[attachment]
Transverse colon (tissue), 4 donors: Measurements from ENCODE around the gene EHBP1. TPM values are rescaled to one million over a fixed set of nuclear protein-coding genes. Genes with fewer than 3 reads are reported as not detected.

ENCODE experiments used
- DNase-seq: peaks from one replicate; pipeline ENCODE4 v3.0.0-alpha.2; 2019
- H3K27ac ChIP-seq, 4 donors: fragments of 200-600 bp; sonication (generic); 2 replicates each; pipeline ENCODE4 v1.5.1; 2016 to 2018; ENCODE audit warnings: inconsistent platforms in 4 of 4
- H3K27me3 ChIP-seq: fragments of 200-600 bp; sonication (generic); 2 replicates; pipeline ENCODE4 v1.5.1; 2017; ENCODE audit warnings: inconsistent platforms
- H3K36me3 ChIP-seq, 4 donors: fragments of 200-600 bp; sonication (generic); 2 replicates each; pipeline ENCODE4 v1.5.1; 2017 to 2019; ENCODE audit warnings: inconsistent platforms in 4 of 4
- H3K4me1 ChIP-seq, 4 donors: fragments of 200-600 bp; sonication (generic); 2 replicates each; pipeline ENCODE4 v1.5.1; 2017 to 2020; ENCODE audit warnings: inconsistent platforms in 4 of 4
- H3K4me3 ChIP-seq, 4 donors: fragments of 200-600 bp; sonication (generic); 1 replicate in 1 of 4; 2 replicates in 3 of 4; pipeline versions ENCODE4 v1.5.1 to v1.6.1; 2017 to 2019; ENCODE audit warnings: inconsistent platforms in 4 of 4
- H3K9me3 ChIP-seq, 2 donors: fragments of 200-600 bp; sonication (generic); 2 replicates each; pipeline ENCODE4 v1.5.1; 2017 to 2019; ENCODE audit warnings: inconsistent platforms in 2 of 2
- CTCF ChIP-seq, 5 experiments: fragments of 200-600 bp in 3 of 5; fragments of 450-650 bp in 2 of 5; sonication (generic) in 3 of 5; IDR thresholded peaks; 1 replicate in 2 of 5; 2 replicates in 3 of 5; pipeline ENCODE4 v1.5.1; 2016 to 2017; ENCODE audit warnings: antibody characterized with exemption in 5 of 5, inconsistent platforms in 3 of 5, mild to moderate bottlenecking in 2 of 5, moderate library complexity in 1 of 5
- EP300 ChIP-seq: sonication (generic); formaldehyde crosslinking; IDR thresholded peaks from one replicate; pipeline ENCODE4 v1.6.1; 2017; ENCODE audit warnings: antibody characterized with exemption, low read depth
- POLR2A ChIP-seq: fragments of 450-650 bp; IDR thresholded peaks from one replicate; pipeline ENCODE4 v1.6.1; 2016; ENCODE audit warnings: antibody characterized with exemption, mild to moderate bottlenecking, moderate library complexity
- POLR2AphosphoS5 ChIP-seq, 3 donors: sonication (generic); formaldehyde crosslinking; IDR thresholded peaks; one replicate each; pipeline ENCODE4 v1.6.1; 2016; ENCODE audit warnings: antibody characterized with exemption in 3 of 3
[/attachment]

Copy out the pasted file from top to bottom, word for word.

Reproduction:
Transverse colon (tissue), 4 donors: Measurements from ENCODE around the gene EHBP1. TPM values are rescaled to one million over a fixed set of nuclear protein-coding genes. Genes with fewer than 3 reads are reported as not detected.

ENCODE experiments used
- DNase-seq: peaks from one replicate; pipeline ENCODE4 v3.0.0-alpha.2; 2019
- H3K27ac ChIP-seq, 4 donors: fragments of 200-600 bp; sonication (generic); 2 replicates each; pipeline ENCODE4 v1.5.1; 2016 to 2018; ENCODE audit warnings: inconsistent platforms in 4 of 4
- H3K27me3 ChIP-seq: fragments of 200-600 bp; sonication (generic); 2 replicates; pipeline ENCODE4 v1.5.1; 2017; ENCODE audit warnings: inconsistent platforms
- H3K36me3 ChIP-seq, 4 donors: fragments of 200-600 bp; sonication (generic); 2 replicates each; pipeline ENCODE4 v1.5.1; 2017 to 2019; ENCODE audit warnings: inconsistent platforms in 4 of 4
- H3K4me1 ChIP-seq, 4 donors: fragments of 200-600 bp; sonication (generic); 2 replicates each; pipeline ENCODE4 v1.5.1; 2017 to 2020; ENCODE audit warnings: inconsistent platforms in 4 of 4
- H3K4me3 ChIP-seq, 4 donors: fragments of 200-600 bp; sonication (generic); 1 replicate in 1 of 4; 2 replicates in 3 of 4; pipeline versions ENCODE4 v1.5.1 to v1.6.1; 2017 to 2019; ENCODE audit warnings: inconsistent platforms in 4 of 4
- H3K9me3 ChIP-seq, 2 donors: fragments of 200-600 bp; sonication (generic); 2 replicates each; pipeline ENCODE4 v1.5.1; 2017 to 2019; ENCODE audit warnings: inconsistent platforms in 2 of 2
- CTCF ChIP-seq, 5 experiments: fragments of 200-600 bp in 3 of 5; fragments of 450-650 bp in 2 of 5; sonication (generic) in 3 of 5; IDR thresholded peaks; 1 replicate in 2 of 5; 2 replicates in 3 of 5; pipeline ENCODE4 v1.5.1; 2016 to 2017; ENCODE audit warnings: antibody characterized with exemption in 5 of 5, inconsistent platforms in 3 of 5, mild to moderate bottlenecking in 2 of 5, moderate library complexity in 1 of 5
- EP300 ChIP-seq: sonication (generic); formaldehyde crosslinking; IDR thresholded peaks from one replicate; pipeline ENCODE4 v1.6.1; 2017; ENCODE audit warnings: antibody characterized with exemption, low read depth
- POLR2A ChIP-seq: fragments of 450-650 bp; IDR thresholded peaks from one replicate; pipeline ENCODE4 v1.6.1; 2016; ENCODE audit warnings: antibody characterized with exemption, mild to moderate bottlenecking, moderate library complexity
- POLR2AphosphoS5 ChIP-seq, 3 donors: sonication (generic); formaldehyde crosslinking; IDR thresholded peaks; one replicate each; pipeline ENCODE4 v1.6.1; 2016; ENCODE audit warnings: antibody characterized with exemption in 3 of 3